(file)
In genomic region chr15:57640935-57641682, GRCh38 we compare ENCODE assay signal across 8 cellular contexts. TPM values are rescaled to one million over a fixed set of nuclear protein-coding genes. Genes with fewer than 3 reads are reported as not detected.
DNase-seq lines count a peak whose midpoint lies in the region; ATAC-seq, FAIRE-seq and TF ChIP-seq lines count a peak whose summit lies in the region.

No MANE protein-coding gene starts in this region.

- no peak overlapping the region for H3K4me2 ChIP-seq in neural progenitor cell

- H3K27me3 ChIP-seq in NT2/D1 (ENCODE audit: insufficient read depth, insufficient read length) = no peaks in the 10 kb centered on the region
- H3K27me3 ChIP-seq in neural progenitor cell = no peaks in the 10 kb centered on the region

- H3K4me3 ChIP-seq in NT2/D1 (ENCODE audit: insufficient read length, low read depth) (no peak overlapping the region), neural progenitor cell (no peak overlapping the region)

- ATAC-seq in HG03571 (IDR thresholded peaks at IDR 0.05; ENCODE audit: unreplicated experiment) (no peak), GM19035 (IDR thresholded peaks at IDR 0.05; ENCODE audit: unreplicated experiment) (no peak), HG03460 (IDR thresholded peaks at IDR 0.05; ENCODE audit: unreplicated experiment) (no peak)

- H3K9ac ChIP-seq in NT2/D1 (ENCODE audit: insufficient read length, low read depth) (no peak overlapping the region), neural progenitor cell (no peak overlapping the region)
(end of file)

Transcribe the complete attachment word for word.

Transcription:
In genomic region chr15:57640935-57641682, GRCh38 we compare ENCODE assay signal across 8 cellular contexts. TPM values are rescaled to one million over a fixed set of nuclear protein-coding genes. Genes with fewer than 3 reads are reported as not detected.
DNase-seq lines count a peak whose midpoint lies in the region; ATAC-seq, FAIRE-seq and TF ChIP-seq lines count a peak whose summit lies in the region.

No MANE protein-coding gene starts in this region.

- no peak overlapping the region for H3K4me2 ChIP-seq in neural progenitor cell

- H3K27me3 ChIP-seq in NT2/D1 (ENCODE audit: insufficient read depth, insufficient read length) = no peaks in the 10 kb centered on the region
- H3K27me3 ChIP-seq in neural progenitor cell = no peaks in the 10 kb centered on the region

- H3K4me3 ChIP-seq in NT2/D1 (ENCODE audit: insufficient read length, low read depth) (no peak overlapping the region), neural progenitor cell (no peak overlapping the region)

- ATAC-seq in HG03571 (IDR thresholded peaks at IDR 0.05; ENCODE audit: unreplicated experiment) (no peak), GM19035 (IDR thresholded peaks at IDR 0.05; ENCODE audit: unreplicated experiment) (no peak), HG03460 (IDR thresholded peaks at IDR 0.05; ENCODE audit: unreplicated experiment) (no peak)

- H3K9ac ChIP-seq in NT2/D1 (ENCODE audit: insufficient read length, low read depth) (no peak overlapping the region), neural progenitor cell (no peak overlapping the region)